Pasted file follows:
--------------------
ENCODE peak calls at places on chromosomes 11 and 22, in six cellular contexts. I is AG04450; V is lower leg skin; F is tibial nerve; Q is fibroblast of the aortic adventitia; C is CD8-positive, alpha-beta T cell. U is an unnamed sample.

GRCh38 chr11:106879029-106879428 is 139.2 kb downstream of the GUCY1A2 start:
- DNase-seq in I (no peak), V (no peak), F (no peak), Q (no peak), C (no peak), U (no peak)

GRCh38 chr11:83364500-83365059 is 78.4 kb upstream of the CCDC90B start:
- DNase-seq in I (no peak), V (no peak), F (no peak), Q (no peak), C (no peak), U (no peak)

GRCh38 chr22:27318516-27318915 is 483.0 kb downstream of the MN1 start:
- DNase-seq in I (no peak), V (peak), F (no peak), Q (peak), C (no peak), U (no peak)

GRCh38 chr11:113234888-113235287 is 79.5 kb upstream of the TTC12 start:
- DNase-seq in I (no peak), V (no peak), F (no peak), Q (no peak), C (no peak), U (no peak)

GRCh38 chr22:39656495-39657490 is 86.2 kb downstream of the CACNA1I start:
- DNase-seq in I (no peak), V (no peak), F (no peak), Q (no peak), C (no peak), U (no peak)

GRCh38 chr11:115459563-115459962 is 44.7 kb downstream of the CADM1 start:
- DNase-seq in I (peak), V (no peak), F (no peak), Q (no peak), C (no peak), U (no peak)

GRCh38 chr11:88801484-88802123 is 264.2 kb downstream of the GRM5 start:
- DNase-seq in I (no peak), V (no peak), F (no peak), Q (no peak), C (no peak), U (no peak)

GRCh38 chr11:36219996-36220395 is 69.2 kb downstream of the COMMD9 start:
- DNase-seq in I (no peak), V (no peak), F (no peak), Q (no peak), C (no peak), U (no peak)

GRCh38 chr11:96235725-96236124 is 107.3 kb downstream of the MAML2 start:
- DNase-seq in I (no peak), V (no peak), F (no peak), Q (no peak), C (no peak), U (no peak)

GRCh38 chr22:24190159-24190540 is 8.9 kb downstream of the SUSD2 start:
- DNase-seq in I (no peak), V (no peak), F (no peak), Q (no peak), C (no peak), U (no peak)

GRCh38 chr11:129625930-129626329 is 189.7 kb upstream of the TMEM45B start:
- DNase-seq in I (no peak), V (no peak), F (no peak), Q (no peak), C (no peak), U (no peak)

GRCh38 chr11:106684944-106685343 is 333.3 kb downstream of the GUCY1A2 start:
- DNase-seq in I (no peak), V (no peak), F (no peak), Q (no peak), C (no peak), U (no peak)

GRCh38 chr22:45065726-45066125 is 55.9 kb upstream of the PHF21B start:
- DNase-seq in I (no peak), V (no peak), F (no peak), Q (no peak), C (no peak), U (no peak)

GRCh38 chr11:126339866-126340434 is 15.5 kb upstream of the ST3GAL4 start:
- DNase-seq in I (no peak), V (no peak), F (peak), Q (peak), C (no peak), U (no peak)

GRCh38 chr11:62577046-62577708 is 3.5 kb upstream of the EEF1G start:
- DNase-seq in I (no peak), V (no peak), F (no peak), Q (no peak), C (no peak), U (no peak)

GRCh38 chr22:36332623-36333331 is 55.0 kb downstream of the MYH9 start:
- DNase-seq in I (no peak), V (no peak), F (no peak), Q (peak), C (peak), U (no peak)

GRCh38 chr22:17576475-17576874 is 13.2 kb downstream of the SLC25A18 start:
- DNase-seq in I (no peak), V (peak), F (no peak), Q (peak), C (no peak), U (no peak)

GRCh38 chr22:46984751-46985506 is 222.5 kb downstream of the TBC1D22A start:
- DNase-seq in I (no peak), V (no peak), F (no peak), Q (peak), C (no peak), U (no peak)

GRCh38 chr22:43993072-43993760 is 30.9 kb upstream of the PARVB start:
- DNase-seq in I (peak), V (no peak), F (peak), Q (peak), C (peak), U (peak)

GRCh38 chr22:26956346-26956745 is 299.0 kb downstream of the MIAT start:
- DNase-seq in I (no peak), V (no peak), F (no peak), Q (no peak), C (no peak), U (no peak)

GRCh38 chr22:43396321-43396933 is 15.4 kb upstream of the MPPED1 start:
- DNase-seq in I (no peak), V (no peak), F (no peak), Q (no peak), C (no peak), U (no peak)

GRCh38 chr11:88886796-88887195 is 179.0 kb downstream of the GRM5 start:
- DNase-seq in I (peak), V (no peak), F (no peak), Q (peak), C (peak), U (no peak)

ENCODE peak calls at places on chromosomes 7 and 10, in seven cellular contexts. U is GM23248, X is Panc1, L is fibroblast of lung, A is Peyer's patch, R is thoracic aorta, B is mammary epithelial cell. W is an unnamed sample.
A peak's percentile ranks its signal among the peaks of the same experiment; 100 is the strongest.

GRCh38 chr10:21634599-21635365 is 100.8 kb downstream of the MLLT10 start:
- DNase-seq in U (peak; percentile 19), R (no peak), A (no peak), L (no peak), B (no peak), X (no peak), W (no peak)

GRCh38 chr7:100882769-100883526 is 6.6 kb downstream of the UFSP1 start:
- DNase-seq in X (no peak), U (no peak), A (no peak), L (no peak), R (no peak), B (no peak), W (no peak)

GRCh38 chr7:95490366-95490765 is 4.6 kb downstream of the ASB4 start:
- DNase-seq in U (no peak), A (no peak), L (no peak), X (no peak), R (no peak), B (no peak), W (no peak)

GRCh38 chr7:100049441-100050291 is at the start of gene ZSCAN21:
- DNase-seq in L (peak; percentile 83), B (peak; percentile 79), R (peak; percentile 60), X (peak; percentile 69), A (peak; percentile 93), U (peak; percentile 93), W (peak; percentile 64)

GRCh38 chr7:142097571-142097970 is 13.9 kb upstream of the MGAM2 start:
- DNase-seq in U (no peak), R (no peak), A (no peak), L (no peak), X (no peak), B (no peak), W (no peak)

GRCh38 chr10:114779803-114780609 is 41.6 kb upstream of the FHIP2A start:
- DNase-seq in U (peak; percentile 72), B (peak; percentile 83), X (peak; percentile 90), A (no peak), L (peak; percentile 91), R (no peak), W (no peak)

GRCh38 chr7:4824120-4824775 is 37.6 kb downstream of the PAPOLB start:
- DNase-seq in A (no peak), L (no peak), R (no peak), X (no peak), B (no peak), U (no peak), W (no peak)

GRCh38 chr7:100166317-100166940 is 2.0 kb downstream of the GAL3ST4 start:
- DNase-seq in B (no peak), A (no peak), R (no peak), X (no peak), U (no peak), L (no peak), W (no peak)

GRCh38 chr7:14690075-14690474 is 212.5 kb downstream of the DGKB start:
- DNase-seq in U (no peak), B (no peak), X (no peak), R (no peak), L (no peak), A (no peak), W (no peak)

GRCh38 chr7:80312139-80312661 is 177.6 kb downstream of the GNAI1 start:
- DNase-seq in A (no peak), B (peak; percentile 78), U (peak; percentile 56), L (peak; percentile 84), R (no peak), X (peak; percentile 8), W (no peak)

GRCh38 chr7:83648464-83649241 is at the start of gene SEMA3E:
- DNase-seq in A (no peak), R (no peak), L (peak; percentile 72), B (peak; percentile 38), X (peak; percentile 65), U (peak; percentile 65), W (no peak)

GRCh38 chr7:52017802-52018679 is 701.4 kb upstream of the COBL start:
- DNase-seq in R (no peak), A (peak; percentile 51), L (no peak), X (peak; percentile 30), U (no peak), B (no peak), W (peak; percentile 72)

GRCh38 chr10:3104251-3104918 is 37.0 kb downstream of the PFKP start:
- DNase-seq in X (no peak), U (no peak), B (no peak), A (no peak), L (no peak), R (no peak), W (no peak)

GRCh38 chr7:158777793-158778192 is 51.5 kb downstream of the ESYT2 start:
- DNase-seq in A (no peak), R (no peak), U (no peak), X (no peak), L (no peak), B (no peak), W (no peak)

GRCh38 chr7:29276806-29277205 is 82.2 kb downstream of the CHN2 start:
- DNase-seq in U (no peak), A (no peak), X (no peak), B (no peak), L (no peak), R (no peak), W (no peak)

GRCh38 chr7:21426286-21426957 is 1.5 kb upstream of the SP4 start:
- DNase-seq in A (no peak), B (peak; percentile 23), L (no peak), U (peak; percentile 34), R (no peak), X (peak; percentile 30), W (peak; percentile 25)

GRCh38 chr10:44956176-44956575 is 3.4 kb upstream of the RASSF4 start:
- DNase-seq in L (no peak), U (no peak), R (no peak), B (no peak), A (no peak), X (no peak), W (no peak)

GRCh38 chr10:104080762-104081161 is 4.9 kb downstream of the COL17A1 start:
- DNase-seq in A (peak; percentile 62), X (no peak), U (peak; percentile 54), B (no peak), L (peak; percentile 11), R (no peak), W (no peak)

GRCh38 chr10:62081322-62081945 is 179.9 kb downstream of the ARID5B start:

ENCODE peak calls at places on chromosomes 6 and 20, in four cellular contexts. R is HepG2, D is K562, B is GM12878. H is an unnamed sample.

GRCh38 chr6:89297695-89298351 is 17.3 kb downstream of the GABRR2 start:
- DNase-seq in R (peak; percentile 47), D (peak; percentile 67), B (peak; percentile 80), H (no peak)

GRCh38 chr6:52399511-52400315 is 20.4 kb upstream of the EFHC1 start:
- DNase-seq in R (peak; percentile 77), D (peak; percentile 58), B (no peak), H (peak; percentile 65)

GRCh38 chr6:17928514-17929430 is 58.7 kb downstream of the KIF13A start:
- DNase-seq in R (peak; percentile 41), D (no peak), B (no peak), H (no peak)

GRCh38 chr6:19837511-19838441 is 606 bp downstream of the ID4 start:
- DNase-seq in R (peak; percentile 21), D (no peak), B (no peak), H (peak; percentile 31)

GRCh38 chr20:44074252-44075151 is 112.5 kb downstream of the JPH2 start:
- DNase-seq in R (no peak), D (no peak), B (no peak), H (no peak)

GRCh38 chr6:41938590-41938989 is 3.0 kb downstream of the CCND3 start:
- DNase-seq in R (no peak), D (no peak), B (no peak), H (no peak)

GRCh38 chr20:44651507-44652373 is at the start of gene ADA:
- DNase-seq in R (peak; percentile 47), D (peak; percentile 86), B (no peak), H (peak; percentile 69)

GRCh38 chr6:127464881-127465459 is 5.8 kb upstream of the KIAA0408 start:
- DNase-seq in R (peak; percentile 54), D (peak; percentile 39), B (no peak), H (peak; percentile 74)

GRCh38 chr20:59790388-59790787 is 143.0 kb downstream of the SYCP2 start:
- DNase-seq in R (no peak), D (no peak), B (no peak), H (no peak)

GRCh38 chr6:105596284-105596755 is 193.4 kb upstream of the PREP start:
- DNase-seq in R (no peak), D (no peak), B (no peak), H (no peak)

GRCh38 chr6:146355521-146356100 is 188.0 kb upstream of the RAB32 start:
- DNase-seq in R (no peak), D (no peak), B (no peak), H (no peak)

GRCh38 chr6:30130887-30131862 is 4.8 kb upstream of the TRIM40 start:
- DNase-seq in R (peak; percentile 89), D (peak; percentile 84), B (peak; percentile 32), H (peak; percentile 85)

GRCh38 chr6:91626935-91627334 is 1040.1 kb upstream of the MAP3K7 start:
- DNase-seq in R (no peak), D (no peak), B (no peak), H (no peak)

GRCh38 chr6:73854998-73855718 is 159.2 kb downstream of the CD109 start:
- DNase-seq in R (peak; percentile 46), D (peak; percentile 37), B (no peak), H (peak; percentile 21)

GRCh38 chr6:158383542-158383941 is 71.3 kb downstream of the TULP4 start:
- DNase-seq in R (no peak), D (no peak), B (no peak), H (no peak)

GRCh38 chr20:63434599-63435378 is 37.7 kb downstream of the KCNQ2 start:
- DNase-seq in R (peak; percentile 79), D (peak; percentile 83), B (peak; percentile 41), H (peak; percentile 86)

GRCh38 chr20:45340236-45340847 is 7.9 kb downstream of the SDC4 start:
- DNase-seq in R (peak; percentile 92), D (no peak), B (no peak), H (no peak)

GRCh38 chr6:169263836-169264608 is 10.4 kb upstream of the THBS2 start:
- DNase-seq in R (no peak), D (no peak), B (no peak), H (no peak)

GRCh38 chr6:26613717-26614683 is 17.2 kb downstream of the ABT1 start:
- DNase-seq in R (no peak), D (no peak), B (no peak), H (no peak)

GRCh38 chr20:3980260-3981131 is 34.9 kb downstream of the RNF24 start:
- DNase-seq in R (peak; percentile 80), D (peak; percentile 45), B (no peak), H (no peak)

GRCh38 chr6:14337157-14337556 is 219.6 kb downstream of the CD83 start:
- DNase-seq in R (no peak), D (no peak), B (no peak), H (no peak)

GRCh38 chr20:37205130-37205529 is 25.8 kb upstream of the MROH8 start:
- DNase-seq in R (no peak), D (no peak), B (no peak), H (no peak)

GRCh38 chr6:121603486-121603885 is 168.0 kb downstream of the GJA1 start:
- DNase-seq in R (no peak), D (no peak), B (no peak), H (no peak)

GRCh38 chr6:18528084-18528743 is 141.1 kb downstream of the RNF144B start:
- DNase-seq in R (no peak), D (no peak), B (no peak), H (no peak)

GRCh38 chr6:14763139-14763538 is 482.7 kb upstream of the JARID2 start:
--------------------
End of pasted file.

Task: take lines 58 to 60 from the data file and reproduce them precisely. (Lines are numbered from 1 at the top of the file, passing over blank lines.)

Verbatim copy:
GRCh38 chr10:114779803-114780609 is 41.6 kb upstream of the FHIP2A start:
- DNase-seq in U (peak; percentile 72), B (peak; percentile 83), X (peak; percentile 90), A (no peak), L (peak; percentile 91), R (no peak), W (no peak)

GRCh38 chr7:4824120-4824775 is 37.6 kb downstream of the PAPOLB start: